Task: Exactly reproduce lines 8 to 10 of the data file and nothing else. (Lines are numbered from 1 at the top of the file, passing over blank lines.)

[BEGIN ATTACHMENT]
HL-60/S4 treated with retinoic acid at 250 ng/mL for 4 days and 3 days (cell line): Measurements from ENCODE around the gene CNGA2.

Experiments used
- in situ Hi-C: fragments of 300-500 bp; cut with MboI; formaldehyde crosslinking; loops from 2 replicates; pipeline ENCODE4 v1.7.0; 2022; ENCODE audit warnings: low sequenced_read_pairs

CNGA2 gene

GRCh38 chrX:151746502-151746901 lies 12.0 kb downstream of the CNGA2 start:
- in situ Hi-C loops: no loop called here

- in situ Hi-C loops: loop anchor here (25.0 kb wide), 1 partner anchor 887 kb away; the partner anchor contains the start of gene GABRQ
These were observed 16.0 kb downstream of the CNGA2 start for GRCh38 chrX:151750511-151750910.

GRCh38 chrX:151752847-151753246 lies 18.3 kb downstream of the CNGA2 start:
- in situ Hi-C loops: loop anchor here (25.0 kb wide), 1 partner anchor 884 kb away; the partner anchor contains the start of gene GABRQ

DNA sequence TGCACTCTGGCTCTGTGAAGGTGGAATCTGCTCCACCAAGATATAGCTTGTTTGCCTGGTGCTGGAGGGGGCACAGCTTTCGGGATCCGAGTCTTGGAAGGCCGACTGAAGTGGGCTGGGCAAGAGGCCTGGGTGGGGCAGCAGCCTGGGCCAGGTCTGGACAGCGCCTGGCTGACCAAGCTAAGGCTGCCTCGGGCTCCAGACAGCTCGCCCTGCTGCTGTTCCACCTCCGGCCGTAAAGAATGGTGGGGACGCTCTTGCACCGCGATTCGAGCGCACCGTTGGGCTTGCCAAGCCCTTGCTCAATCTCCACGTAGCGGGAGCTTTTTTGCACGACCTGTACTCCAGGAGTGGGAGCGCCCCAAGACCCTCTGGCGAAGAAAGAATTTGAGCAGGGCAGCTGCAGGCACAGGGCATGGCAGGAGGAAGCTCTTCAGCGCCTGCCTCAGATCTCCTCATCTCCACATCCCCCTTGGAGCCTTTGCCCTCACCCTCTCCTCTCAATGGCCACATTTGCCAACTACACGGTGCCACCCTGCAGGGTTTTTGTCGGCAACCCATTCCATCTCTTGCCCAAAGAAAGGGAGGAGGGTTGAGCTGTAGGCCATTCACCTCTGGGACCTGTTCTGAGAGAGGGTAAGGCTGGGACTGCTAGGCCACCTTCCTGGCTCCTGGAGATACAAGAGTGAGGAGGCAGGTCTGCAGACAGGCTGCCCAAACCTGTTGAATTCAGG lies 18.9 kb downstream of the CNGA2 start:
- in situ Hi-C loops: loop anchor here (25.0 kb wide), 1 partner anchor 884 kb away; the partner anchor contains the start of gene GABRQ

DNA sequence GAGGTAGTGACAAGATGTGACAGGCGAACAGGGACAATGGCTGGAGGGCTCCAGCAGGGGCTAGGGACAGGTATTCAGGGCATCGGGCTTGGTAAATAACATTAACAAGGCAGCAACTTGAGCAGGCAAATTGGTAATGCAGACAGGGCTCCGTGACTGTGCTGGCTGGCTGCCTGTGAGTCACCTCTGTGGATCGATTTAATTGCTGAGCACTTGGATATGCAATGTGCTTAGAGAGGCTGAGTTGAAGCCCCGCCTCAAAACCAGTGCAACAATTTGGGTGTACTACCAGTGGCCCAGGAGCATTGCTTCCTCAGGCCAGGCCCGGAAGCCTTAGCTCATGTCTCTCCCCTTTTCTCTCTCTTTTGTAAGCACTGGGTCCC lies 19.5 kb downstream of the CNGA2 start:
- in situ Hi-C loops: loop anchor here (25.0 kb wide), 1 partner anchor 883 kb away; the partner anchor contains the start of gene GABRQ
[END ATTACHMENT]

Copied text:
These were observed 16.0 kb downstream of the CNGA2 start for GRCh38 chrX:151750511-151750910.

GRCh38 chrX:151752847-151753246 lies 18.3 kb downstream of the CNGA2 start:
- in situ Hi-C loops: loop anchor here (25.0 kb wide), 1 partner anchor 884 kb away; the partner anchor contains the start of gene GABRQ